There’s no shortage of food delivery startups out there, but Goldbely wants to tap into something more than nourishment: nostalgia.
The 4-year-old startup ships dishes from some of the best-known restaurants in the nation, like Joe’s Pizza in New York, Prantl’s Bakery in Pittsburgh, and Honolulu Fish Company in Hawaii. The food arrives chilled in just a couple of days, ready pop in the oven or eat straight out of the box.
‘Democratizing the food industry’
Goldbely was founded by Joe Ariel, a serial entrepreneur who previously headed up Eats.com and Delivery.com. He founded Goldbely in 2013 inspired by what he experienced during college: While attending school at Vanderbilt University in Nashville, he got hooked on Tennessee cuisine, but was never able to replicate it after leaving the region for New York and then San Francisco.
He decided to build Goldbely to help local restaurateurs and small businesses get national exposure – he calls it “democratizing the food industry.”
Goldbely is selective about which restaurants are admitted onto the platform – Ariel says only about 5% of restaurants that apply are accepted. Right now, there are about 300 vendors on Goldbely.
Beyond offering individual dishes, Goldbely also has 15 subscription options, including cookies, barbecue, bacon, and pizza. By opting for the pizza subscription, for example, you’ll receive a pizza each month from a different restaurant. The pizza subscription costs $59 per month.
That brings up the issue of price, one of the common gripes with food delivery services. For $59, you could probably get at least four pizzas at your local pizzeria.
But the costs make more sense when you break it down. I got to test three items from Goldbely, one being a Primanti Bros. sandwich kit, a staple of the Pittsburgh diet. The kit served six to eight people and came disassembled – cheese in one package, french fries (that needed to be cooked) in another, a loaf of bread, and so on. The kit costs $99, which for eight people, comes to about $12.38 per sandwich. At a Primanti’s store, the sandwich costs $7.39. But with the cost of quick shipping and the Primanti’s t-shirt they threw in, that doesn’t seem like such an obscene price.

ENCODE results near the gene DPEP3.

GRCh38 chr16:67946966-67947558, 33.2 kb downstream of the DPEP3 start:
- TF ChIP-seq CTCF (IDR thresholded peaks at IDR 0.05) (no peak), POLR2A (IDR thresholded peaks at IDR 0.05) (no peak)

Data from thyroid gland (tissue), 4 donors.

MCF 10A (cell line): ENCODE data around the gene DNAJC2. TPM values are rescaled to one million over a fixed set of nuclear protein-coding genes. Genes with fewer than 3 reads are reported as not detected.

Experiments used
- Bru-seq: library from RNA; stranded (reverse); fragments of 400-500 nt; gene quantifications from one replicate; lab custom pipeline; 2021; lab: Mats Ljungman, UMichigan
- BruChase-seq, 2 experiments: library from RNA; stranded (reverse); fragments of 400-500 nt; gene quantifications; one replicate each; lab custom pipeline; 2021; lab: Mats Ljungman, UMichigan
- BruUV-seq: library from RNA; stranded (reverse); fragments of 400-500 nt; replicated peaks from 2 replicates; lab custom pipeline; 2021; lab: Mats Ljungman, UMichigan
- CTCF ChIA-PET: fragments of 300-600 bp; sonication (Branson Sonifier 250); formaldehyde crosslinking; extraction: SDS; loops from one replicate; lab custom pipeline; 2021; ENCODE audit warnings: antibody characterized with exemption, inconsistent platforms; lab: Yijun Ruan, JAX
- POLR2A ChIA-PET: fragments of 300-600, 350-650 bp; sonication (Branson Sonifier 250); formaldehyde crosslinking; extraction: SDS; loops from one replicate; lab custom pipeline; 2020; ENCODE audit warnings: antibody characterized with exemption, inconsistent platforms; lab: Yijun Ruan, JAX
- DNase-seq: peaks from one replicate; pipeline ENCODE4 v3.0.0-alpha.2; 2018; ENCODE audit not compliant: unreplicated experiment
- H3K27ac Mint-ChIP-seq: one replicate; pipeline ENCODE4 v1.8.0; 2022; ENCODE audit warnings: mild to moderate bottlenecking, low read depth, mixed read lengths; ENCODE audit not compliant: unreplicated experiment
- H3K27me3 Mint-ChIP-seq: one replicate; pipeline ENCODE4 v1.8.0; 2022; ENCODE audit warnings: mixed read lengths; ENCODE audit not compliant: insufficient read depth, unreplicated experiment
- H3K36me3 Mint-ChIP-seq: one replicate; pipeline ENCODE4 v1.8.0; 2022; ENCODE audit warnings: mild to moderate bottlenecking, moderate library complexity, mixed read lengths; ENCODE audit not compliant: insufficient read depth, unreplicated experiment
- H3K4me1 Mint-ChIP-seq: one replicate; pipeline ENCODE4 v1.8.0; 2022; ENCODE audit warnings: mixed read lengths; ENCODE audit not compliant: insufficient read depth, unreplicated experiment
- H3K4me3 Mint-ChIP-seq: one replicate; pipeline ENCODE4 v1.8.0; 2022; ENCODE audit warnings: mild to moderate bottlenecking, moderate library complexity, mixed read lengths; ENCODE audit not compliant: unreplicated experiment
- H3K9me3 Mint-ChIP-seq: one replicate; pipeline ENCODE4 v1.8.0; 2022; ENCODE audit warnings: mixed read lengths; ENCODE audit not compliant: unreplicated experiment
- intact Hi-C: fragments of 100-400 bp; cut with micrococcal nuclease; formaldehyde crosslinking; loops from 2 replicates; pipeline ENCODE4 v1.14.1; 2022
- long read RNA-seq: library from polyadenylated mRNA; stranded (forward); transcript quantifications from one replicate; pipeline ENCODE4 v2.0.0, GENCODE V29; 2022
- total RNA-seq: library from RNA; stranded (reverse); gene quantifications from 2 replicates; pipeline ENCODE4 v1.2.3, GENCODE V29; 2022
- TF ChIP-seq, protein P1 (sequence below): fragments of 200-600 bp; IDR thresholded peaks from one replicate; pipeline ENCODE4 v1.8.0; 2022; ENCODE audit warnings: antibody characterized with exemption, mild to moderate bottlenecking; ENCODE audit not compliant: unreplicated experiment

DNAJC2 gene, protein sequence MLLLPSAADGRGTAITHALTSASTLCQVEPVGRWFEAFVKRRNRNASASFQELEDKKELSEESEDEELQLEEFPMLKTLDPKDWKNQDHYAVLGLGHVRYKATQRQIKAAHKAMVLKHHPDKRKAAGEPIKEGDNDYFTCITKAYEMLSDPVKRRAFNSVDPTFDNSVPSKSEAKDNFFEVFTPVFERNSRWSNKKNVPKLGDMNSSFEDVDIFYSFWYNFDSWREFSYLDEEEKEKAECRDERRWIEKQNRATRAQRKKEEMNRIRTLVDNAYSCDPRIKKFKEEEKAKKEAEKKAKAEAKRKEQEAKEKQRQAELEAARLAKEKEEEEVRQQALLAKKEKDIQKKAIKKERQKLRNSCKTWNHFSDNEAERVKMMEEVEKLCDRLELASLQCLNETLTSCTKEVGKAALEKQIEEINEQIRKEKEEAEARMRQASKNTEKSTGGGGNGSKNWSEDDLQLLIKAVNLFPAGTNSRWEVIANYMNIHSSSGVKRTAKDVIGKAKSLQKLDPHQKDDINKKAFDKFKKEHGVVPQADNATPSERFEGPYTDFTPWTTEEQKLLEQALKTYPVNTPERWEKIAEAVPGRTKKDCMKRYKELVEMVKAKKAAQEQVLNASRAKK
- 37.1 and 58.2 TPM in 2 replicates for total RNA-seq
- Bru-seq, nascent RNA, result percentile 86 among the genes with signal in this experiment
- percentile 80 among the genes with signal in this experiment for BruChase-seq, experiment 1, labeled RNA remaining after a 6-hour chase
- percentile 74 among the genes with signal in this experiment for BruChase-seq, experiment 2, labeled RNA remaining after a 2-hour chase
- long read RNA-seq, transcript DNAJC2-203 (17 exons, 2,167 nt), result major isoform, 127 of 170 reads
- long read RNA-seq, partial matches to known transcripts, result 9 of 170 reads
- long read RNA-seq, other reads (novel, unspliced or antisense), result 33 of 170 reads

The Baltimore Bomb Pie, which I also received, costs $59 and also serves eight people, which shakes out to about $7.38 per slice – again, not outlandish if you’re a huge fan of that particular pie.
The one item offered on the site that threw me for a loop was the Anchor Bar wings – known to most as the “original Buffalo wings.” On Goldbely, 50 wings cost $129, a truly staggering price if you’ve ever ordered 50 wings while actually in Buffalo, where they typically cost $1 per wing. But, since most cities offer terrible chicken wings, you may be willing to go above and beyond to get the real thing.
All of this is to say that the cost of some Goldbely items can be a little prohibitive for average consumers. But Goldbely isn’t intended to be a Blue Apron or UberEats competitor. In fact, Ariel likens it more to Omaha Steaks or Harry & David’s – rather than sending a box of generic steaks as a gift, Ariel suggests Goldbely’s monthly barbecue subscription, which contains dishes like Austin’s Salt Lick BBQ Texas Brisket and Legend Central BBQ’s Dry Rub Ribs from Memphis.
The company banks on the premise that you’ll be enticed not by the snacks themselves, really, but by the memorable experience of eating your favorite birthday cake from Milk Bar or that delicious ahi tuna steak you had on vacation in Hawaii.
In short, Goldbely is making it easier to feed your most specific cravings – and supplying you with some fond memories in the process.